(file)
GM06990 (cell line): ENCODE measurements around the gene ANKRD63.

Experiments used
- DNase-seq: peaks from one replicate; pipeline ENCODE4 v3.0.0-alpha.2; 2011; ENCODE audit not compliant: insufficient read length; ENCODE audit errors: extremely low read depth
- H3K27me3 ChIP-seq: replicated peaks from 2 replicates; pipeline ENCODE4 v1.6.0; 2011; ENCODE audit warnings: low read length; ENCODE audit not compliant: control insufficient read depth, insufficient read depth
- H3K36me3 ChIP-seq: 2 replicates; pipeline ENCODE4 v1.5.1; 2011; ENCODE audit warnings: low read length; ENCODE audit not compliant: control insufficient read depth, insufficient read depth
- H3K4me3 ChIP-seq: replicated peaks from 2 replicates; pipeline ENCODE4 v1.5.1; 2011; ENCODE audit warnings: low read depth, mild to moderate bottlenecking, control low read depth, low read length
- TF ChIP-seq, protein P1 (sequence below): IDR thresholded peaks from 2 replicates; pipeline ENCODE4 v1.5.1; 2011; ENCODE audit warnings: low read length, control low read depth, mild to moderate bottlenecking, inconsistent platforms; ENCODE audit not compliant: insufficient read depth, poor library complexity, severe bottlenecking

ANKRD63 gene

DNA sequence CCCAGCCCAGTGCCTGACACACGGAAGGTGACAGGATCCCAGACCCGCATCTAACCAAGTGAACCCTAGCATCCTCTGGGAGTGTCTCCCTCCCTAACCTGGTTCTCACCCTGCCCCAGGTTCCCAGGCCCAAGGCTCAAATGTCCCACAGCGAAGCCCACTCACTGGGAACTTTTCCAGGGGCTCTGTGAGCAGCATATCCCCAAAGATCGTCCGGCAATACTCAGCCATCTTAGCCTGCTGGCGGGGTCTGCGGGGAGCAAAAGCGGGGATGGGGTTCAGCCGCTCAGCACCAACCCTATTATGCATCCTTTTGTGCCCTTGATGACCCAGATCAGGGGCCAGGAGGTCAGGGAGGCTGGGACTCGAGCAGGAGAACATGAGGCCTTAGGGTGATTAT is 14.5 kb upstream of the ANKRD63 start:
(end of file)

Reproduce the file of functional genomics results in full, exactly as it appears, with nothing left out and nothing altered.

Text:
GM06990 (cell line): ENCODE measurements around the gene ANKRD63.

Experiments used
- DNase-seq: peaks from one replicate; pipeline ENCODE4 v3.0.0-alpha.2; 2011; ENCODE audit not compliant: insufficient read length; ENCODE audit errors: extremely low read depth
- H3K27me3 ChIP-seq: replicated peaks from 2 replicates; pipeline ENCODE4 v1.6.0; 2011; ENCODE audit warnings: low read length; ENCODE audit not compliant: control insufficient read depth, insufficient read depth
- H3K36me3 ChIP-seq: 2 replicates; pipeline ENCODE4 v1.5.1; 2011; ENCODE audit warnings: low read length; ENCODE audit not compliant: control insufficient read depth, insufficient read depth
- H3K4me3 ChIP-seq: replicated peaks from 2 replicates; pipeline ENCODE4 v1.5.1; 2011; ENCODE audit warnings: low read depth, mild to moderate bottlenecking, control low read depth, low read length
- TF ChIP-seq, protein P1 (sequence below): IDR thresholded peaks from 2 replicates; pipeline ENCODE4 v1.5.1; 2011; ENCODE audit warnings: low read length, control low read depth, mild to moderate bottlenecking, inconsistent platforms; ENCODE audit not compliant: insufficient read depth, poor library complexity, severe bottlenecking

ANKRD63 gene

DNA sequence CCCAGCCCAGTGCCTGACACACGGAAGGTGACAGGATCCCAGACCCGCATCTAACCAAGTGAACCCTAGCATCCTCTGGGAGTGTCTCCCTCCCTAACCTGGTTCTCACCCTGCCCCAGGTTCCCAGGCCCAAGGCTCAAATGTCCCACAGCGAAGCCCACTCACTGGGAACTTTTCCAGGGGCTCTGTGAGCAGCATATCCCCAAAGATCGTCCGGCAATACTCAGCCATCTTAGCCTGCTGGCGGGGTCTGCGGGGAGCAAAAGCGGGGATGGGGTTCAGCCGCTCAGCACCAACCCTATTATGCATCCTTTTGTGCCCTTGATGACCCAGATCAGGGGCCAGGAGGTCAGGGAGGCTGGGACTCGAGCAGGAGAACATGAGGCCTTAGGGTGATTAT is 14.5 kb upstream of the ANKRD63 start: